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Countries Focus on AI Warfare Imbalance and Dependency

By South China Morning Post at 12:53 PM 5/30/2020 (PDT)

Surrounding the conversation around the growing usage of AI and technology in militaries, there is an imbalance between countries that have and countries that don’t have the capabilities to develop it. Countries such as the US and Germany are looking to solve this gap with partners in Kenya and Pakistan. However, developing countries look to this help uneasily due to fears that they won’t be able to become independent.

The US wants, “to get AI tech to our strategic allies and friends,” and they’re pushing for those governments to allow corporations like Google and Microsoft to do so. However, many of these recipients are wary and don’t want to become dependent on this help. This concern is also shared by certain developed countries like Germany, who says that “we must ensure that developing nations do not become solely dependent on developed nations”.

This fear is shown in how Kenya believes that, “if countries do become dependent of developed nations, it will hurt us all”. They fear that they will be unable to stand independently from developed countries in terms of defense and economically, if they accept this help. Not only that, they also fear that by accepting help, they would give up control of their country.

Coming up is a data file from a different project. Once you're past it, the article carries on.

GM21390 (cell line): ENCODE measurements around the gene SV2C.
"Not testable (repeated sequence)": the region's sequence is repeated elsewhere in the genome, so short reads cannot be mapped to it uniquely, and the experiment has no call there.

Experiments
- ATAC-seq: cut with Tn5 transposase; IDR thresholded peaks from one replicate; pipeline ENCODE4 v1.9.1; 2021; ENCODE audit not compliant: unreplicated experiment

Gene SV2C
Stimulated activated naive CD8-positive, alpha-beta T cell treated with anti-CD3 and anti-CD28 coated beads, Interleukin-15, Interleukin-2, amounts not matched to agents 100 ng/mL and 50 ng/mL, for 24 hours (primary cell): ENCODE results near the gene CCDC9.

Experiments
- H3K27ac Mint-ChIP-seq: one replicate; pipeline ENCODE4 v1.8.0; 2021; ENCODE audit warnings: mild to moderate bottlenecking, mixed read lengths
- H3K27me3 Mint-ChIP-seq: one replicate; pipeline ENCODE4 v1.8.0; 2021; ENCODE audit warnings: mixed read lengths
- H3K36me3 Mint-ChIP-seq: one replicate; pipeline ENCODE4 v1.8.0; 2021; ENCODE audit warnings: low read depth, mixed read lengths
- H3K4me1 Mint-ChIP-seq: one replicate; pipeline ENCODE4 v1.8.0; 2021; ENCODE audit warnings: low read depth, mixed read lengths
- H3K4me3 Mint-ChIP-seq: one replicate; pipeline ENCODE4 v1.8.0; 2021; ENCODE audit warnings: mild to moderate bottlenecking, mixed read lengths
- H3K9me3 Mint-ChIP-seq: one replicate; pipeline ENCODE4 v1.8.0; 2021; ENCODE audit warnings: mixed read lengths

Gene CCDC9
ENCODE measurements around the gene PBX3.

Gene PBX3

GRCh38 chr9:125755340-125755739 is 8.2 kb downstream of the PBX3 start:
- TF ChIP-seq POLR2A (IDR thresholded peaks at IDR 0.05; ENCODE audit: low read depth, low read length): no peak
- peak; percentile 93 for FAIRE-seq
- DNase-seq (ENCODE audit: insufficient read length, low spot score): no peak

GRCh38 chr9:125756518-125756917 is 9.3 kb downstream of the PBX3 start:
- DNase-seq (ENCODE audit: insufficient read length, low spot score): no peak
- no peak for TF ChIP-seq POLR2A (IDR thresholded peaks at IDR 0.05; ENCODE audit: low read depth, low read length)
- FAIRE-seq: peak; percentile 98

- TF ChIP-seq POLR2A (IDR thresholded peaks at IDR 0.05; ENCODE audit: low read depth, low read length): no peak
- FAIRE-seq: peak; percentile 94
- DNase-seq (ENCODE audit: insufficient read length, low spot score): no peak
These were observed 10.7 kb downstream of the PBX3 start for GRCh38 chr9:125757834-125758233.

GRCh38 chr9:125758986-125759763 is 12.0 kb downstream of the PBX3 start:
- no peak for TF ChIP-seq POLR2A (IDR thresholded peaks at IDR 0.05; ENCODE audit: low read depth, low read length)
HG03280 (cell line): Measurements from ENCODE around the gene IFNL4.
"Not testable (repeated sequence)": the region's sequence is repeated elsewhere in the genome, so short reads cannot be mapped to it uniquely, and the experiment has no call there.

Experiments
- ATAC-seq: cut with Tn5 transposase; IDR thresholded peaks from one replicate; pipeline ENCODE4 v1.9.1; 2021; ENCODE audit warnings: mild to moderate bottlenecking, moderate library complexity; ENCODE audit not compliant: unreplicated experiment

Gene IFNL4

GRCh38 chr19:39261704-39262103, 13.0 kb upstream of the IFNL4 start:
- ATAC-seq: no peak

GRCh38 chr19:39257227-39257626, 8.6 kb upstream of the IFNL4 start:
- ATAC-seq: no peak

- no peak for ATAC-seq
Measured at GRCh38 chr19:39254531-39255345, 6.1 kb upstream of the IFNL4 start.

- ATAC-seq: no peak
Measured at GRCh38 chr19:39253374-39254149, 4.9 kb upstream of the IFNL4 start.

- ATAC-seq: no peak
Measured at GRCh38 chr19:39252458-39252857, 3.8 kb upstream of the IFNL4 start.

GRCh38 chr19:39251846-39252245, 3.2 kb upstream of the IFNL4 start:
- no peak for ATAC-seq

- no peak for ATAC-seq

To combat this dependency, one developing country has taken an innovative approach. Cuba has already moved forward with their plans to develop their AI technology. They have certain wishes to develop the Ai tech, with “an eco-friendly research and development facility and expanding government support.” Unlike other developing countries, they are uninterested in the help of large corporations or outside government sources They instead want to focus on making sure that the AI stays in ethical hands and the hands of their people, through “managing this research in a decentralized manner, meaning the government will rely on the ideas and initiative of individual researchers and involve the local people”. This greatly contradicts the approach that developed countries have historically taken to this, by restricting access to such research and technology over fears of as how the US puts it, “prevent[ing] AI technology from falling into the wrong hands,”.

This imbalance and fear of dependency as well as improper usage stands in the way of countries being able to further their military but countries are looking to overcome this challenge. Whether it be through independent development like Cuba or through looking towards strategic allies to give the technology to as the US does, this world can look forward to more AI utilization in the military.

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